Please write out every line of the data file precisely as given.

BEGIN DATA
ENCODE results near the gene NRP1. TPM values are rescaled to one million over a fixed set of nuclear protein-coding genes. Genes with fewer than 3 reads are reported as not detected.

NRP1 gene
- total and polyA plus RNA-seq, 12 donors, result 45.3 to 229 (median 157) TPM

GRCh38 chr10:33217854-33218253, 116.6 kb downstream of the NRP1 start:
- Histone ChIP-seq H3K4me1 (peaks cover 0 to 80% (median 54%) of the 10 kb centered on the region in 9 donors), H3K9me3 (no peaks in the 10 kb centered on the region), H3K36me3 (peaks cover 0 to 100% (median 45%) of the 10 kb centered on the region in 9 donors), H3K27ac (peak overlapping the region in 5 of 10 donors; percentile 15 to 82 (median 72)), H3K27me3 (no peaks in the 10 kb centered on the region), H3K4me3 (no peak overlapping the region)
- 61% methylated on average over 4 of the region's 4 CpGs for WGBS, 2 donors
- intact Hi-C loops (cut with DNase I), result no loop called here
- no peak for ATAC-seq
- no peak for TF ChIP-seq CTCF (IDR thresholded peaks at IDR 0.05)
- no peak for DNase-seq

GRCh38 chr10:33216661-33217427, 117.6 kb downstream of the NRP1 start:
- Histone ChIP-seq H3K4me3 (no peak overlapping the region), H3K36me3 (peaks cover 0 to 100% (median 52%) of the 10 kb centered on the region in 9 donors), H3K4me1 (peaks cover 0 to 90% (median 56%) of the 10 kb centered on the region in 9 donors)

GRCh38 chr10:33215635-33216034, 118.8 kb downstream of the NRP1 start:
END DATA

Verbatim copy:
ENCODE results near the gene NRP1. TPM values are rescaled to one million over a fixed set of nuclear protein-coding genes. Genes with fewer than 3 reads are reported as not detected.

NRP1 gene
- total and polyA plus RNA-seq, 12 donors, result 45.3 to 229 (median 157) TPM

GRCh38 chr10:33217854-33218253, 116.6 kb downstream of the NRP1 start:
- Histone ChIP-seq H3K4me1 (peaks cover 0 to 80% (median 54%) of the 10 kb centered on the region in 9 donors), H3K9me3 (no peaks in the 10 kb centered on the region), H3K36me3 (peaks cover 0 to 100% (median 45%) of the 10 kb centered on the region in 9 donors), H3K27ac (peak overlapping the region in 5 of 10 donors; percentile 15 to 82 (median 72)), H3K27me3 (no peaks in the 10 kb centered on the region), H3K4me3 (no peak overlapping the region)
- 61% methylated on average over 4 of the region's 4 CpGs for WGBS, 2 donors
- intact Hi-C loops (cut with DNase I), result no loop called here
- no peak for ATAC-seq
- no peak for TF ChIP-seq CTCF (IDR thresholded peaks at IDR 0.05)
- no peak for DNase-seq

GRCh38 chr10:33216661-33217427, 117.6 kb downstream of the NRP1 start:
- Histone ChIP-seq H3K4me3 (no peak overlapping the region), H3K36me3 (peaks cover 0 to 100% (median 52%) of the 10 kb centered on the region in 9 donors), H3K4me1 (peaks cover 0 to 90% (median 56%) of the 10 kb centered on the region in 9 donors)

GRCh38 chr10:33215635-33216034, 118.8 kb downstream of the NRP1 start: